There are some limitations and rules to these early withdrawals. The minimum withdrawal is 20’000 CHF.  If you sell the house you bought with the second pillar, you must repay what you withdrew.

Voluntary contributions into your second pillar after early withdrawal will not be tax-free. After you have reached the same amount as before the withdrawal, they will be tax-free again.

Be careful that after 50 years old, you are limited in what you can withdraw. After age 50, you can only withdraw the available amount when you were 50 or half of what is available. The limit is the maximum of these two numbers. Finally, withdrawals are only possible every five years.


Every year, you should receive a report from your pension fund telling you a lot of things. It will give you information about how much you contributed, the mandatory part, the extra-mandatory part… It also predicts how much you will have by retirement. You should not bother too much about the predictions. But it is interesting, nonetheless.

This report is different from each pension fund, but most of the information will be the same. For instance, here is my redacted report from last year:

Page 1 of the report from my second pillar
Page 1 of the report from my second pillar
Page 2 of the report from my second pillar
Page 2 of the report from my second pillar

As you can see, there are tons of numbers here. It will also cover things like death or pension in case of handicaps. If you are married or divorced, you will have more information than me.

If you are lucky, you will receive reports more often. And if you are fortunate, your pension fund will have a web portal where you can see this information online. It will depend on your pension fund. My new second pillar company updates its online portal monthly. I can track it much better now.

You should always keep these reports if you receive them in the mail (I scan them). They contain important information for your financial future.

Accounting for your Second Pillar

If you are tracking your net worth (and you should!), you may consider the second pillar inside it.

I integrate my second pillar in my net worth and count it as bonds. Since it is a very safe and conservative investment, counting as bonds in my net worth makes sense. Adding your second pillar to your net worth will give you a better picture of your entire assets.


What is the second pillar in Switzerland?

The second pillar is an occupational pension. Every people that worked in Switzerland and received a salary of more than 21000 CHF per year are eligible for this pension.

How much will I receive from the second pillar?

How much you will receive will depend on how much you contributed. It will also depend on your last salary. Finally, some second pillars have better conditions than others. You can ask your second pillar provider for an estimation of how much you will receive at retirement.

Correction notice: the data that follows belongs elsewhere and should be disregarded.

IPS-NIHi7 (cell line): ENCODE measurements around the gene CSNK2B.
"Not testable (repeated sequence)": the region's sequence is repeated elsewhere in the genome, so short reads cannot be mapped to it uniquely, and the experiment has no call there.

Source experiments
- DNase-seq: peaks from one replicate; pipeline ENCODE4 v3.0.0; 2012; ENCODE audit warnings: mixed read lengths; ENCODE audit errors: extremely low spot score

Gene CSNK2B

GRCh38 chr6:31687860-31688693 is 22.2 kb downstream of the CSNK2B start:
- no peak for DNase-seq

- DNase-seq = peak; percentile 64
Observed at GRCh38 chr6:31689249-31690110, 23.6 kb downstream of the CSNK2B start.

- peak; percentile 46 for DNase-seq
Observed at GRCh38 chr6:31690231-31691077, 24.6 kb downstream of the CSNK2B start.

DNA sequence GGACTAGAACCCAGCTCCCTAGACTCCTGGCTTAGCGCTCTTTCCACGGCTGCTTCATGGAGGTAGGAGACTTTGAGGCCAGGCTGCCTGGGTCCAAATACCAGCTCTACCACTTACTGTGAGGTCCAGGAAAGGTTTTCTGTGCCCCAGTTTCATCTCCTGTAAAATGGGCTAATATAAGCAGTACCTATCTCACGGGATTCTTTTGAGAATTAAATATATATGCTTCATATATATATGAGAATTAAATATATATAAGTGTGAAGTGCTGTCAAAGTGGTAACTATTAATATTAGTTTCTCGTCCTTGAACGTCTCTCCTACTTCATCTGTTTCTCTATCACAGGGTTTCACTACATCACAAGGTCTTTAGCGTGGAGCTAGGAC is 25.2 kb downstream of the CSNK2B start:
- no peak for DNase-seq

How can I optimize my second pillar?

You can do some voluntary contributions to your second pillar. But keep in mind that these contributions will be locked in your second pillar until you can withdraw them. You can also increase your salary to increase your second pillar contributions.


The second pillar is the second part of the retirement system in Switzerland. It will cover a larger portion of your salary in retirement than the first pillar. While the first pillar was for everybody, the second pillar is only for employed people.

How much you get at retirement will mostly depend on your salary. Under normal circumstances, with your first and second pillars together, you should gain a pension of about 70 to 80 percent of your salary. If you want to complete this, you will have to use the third pillar. I will cover the third pillar in the next post of this series. It is an optional part of the retirement system but has many advantages.

To continue learning about the retirement system in Switzerland, read about The Third and Final Pillar.

What do you think about the second pillar? Do you have tips to optimize it? Do you have any questions regarding the second pillar?

Baptiste Wicht is the author behind In 2017, he realized that he was falling into the trap of lifestyle inflation. He decided to cut on his expenses and increase his income. This blog is relating his story and findings. In 2019, he is saving more than 50% of his income. He made it a goal to reach Financial Independence. You can send Mr. The Poor Swiss a message here.

55 thoughts on “All you need to know about The Second Pillar to retire in Switzerland”

  1. Hello,
    Thanks for the great Article.
    1) If I Voluntary contribute in second pillar now which will have 3 years lock-in period, does that still apply if I leave Switzerland before the lock-in period ends?
    2) If I withdraw the second pillar investment for buying a house, how much will be the withdrawal tax compare to marginal tax that I had saved while investing? are the taxes different for mandatory Vs Voluntary contributions?